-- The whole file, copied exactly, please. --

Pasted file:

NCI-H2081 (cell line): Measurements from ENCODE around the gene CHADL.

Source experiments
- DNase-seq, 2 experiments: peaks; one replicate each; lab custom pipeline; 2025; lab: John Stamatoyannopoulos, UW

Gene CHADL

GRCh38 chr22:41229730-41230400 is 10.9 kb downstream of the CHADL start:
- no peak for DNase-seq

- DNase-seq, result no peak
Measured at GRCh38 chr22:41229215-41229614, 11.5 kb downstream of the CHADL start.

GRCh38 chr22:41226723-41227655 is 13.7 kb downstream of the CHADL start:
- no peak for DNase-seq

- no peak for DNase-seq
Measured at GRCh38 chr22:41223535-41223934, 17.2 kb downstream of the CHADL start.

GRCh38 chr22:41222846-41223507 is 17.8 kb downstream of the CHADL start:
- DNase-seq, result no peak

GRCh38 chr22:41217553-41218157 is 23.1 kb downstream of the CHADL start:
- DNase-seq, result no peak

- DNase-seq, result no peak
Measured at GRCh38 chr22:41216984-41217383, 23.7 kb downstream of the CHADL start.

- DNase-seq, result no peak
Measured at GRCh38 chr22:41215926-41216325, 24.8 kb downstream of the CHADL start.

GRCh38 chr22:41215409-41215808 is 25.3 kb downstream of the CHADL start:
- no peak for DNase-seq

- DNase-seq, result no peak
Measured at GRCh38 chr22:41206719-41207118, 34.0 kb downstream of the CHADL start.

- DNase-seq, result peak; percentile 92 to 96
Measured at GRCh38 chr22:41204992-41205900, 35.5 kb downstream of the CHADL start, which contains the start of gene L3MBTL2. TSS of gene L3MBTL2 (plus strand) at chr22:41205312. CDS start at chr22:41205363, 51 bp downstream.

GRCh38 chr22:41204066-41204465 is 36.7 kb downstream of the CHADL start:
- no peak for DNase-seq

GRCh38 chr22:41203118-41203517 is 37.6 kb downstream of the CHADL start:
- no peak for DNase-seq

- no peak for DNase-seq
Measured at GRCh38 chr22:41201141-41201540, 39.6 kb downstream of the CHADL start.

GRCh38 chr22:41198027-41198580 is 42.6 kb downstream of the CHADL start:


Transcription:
NCI-H2081 (cell line): Measurements from ENCODE around the gene CHADL.

Source experiments
- DNase-seq, 2 experiments: peaks; one replicate each; lab custom pipeline; 2025; lab: John Stamatoyannopoulos, UW

Gene CHADL

GRCh38 chr22:41229730-41230400 is 10.9 kb downstream of the CHADL start:
- no peak for DNase-seq

- DNase-seq, result no peak
Measured at GRCh38 chr22:41229215-41229614, 11.5 kb downstream of the CHADL start.

GRCh38 chr22:41226723-41227655 is 13.7 kb downstream of the CHADL start:
- no peak for DNase-seq

- no peak for DNase-seq
Measured at GRCh38 chr22:41223535-41223934, 17.2 kb downstream of the CHADL start.

GRCh38 chr22:41222846-41223507 is 17.8 kb downstream of the CHADL start:
- DNase-seq, result no peak

GRCh38 chr22:41217553-41218157 is 23.1 kb downstream of the CHADL start:
- DNase-seq, result no peak

- DNase-seq, result no peak
Measured at GRCh38 chr22:41216984-41217383, 23.7 kb downstream of the CHADL start.

- DNase-seq, result no peak
Measured at GRCh38 chr22:41215926-41216325, 24.8 kb downstream of the CHADL start.

GRCh38 chr22:41215409-41215808 is 25.3 kb downstream of the CHADL start:
- no peak for DNase-seq

- DNase-seq, result no peak
Measured at GRCh38 chr22:41206719-41207118, 34.0 kb downstream of the CHADL start.

- DNase-seq, result peak; percentile 92 to 96
Measured at GRCh38 chr22:41204992-41205900, 35.5 kb downstream of the CHADL start, which contains the start of gene L3MBTL2. TSS of gene L3MBTL2 (plus strand) at chr22:41205312. CDS start at chr22:41205363, 51 bp downstream.

GRCh38 chr22:41204066-41204465 is 36.7 kb downstream of the CHADL start:
- no peak for DNase-seq

GRCh38 chr22:41203118-41203517 is 37.6 kb downstream of the CHADL start:
- no peak for DNase-seq

- no peak for DNase-seq
Measured at GRCh38 chr22:41201141-41201540, 39.6 kb downstream of the CHADL start.

GRCh38 chr22:41198027-41198580 is 42.6 kb downstream of the CHADL start: